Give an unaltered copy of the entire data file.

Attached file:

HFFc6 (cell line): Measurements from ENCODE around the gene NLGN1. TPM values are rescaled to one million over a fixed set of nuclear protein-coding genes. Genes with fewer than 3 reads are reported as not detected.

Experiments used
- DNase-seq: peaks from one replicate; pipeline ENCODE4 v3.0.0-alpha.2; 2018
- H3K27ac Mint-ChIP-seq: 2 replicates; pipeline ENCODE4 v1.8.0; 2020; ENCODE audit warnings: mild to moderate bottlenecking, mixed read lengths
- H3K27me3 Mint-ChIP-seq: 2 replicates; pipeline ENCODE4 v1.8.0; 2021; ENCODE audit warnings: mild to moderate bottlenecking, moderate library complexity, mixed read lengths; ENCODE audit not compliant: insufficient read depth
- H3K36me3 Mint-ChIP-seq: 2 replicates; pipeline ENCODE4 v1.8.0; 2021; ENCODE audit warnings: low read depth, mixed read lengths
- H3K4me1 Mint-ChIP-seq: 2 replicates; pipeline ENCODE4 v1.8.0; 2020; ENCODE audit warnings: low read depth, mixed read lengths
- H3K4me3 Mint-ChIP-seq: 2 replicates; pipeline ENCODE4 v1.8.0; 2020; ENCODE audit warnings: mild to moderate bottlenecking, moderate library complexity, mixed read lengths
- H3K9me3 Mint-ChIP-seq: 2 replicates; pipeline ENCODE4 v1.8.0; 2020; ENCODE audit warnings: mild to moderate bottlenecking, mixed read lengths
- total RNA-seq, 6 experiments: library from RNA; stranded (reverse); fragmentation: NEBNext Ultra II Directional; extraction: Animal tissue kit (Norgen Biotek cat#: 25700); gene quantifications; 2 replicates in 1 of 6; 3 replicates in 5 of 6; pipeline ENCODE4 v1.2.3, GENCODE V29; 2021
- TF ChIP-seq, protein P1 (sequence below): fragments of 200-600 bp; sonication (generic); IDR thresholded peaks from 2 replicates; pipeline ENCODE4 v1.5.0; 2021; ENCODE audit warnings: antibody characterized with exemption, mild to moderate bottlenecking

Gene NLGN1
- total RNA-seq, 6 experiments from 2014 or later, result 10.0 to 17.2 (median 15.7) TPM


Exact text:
HFFc6 (cell line): Measurements from ENCODE around the gene NLGN1. TPM values are rescaled to one million over a fixed set of nuclear protein-coding genes. Genes with fewer than 3 reads are reported as not detected.

Experiments used
- DNase-seq: peaks from one replicate; pipeline ENCODE4 v3.0.0-alpha.2; 2018
- H3K27ac Mint-ChIP-seq: 2 replicates; pipeline ENCODE4 v1.8.0; 2020; ENCODE audit warnings: mild to moderate bottlenecking, mixed read lengths
- H3K27me3 Mint-ChIP-seq: 2 replicates; pipeline ENCODE4 v1.8.0; 2021; ENCODE audit warnings: mild to moderate bottlenecking, moderate library complexity, mixed read lengths; ENCODE audit not compliant: insufficient read depth
- H3K36me3 Mint-ChIP-seq: 2 replicates; pipeline ENCODE4 v1.8.0; 2021; ENCODE audit warnings: low read depth, mixed read lengths
- H3K4me1 Mint-ChIP-seq: 2 replicates; pipeline ENCODE4 v1.8.0; 2020; ENCODE audit warnings: low read depth, mixed read lengths
- H3K4me3 Mint-ChIP-seq: 2 replicates; pipeline ENCODE4 v1.8.0; 2020; ENCODE audit warnings: mild to moderate bottlenecking, moderate library complexity, mixed read lengths
- H3K9me3 Mint-ChIP-seq: 2 replicates; pipeline ENCODE4 v1.8.0; 2020; ENCODE audit warnings: mild to moderate bottlenecking, mixed read lengths
- total RNA-seq, 6 experiments: library from RNA; stranded (reverse); fragmentation: NEBNext Ultra II Directional; extraction: Animal tissue kit (Norgen Biotek cat#: 25700); gene quantifications; 2 replicates in 1 of 6; 3 replicates in 5 of 6; pipeline ENCODE4 v1.2.3, GENCODE V29; 2021
- TF ChIP-seq, protein P1 (sequence below): fragments of 200-600 bp; sonication (generic); IDR thresholded peaks from 2 replicates; pipeline ENCODE4 v1.5.0; 2021; ENCODE audit warnings: antibody characterized with exemption, mild to moderate bottlenecking

Gene NLGN1
- total RNA-seq, 6 experiments from 2014 or later, result 10.0 to 17.2 (median 15.7) TPM